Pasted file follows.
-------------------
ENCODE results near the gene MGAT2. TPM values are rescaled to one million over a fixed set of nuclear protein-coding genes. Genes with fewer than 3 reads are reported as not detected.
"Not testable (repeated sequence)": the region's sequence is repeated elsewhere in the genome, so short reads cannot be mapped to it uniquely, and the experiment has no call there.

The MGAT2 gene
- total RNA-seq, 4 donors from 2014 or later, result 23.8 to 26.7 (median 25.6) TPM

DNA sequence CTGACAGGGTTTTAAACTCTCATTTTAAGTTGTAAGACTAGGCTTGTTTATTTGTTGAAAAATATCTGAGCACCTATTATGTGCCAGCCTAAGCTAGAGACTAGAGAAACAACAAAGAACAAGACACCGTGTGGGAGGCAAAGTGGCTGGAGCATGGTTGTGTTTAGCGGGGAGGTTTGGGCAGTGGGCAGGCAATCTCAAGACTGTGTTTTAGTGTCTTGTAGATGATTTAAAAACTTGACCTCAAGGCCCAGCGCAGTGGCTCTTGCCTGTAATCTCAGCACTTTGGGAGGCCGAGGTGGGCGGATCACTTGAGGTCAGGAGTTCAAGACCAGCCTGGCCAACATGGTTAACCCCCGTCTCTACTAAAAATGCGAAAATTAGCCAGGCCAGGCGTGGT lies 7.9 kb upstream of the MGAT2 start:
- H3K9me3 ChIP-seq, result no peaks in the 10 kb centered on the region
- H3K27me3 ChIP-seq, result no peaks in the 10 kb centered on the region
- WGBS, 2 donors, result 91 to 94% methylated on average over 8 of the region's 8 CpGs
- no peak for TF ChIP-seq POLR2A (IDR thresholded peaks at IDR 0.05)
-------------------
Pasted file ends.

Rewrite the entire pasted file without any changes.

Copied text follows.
ENCODE results near the gene MGAT2. TPM values are rescaled to one million over a fixed set of nuclear protein-coding genes. Genes with fewer than 3 reads are reported as not detected.
"Not testable (repeated sequence)": the region's sequence is repeated elsewhere in the genome, so short reads cannot be mapped to it uniquely, and the experiment has no call there.

The MGAT2 gene
- total RNA-seq, 4 donors from 2014 or later, result 23.8 to 26.7 (median 25.6) TPM

DNA sequence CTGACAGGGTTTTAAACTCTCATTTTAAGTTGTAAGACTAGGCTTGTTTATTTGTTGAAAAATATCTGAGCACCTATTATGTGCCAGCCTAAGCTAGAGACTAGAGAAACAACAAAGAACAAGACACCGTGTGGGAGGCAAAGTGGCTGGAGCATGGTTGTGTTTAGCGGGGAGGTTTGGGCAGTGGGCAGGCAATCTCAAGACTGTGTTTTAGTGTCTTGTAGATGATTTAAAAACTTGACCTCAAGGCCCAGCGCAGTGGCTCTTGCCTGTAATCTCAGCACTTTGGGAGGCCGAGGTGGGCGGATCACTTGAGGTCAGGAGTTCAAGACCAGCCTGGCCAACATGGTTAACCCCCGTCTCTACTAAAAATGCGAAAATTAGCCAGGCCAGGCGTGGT lies 7.9 kb upstream of the MGAT2 start:
- H3K9me3 ChIP-seq, result no peaks in the 10 kb centered on the region
- H3K27me3 ChIP-seq, result no peaks in the 10 kb centered on the region
- WGBS, 2 donors, result 91 to 94% methylated on average over 8 of the region's 8 CpGs
- no peak for TF ChIP-seq POLR2A (IDR thresholded peaks at IDR 0.05)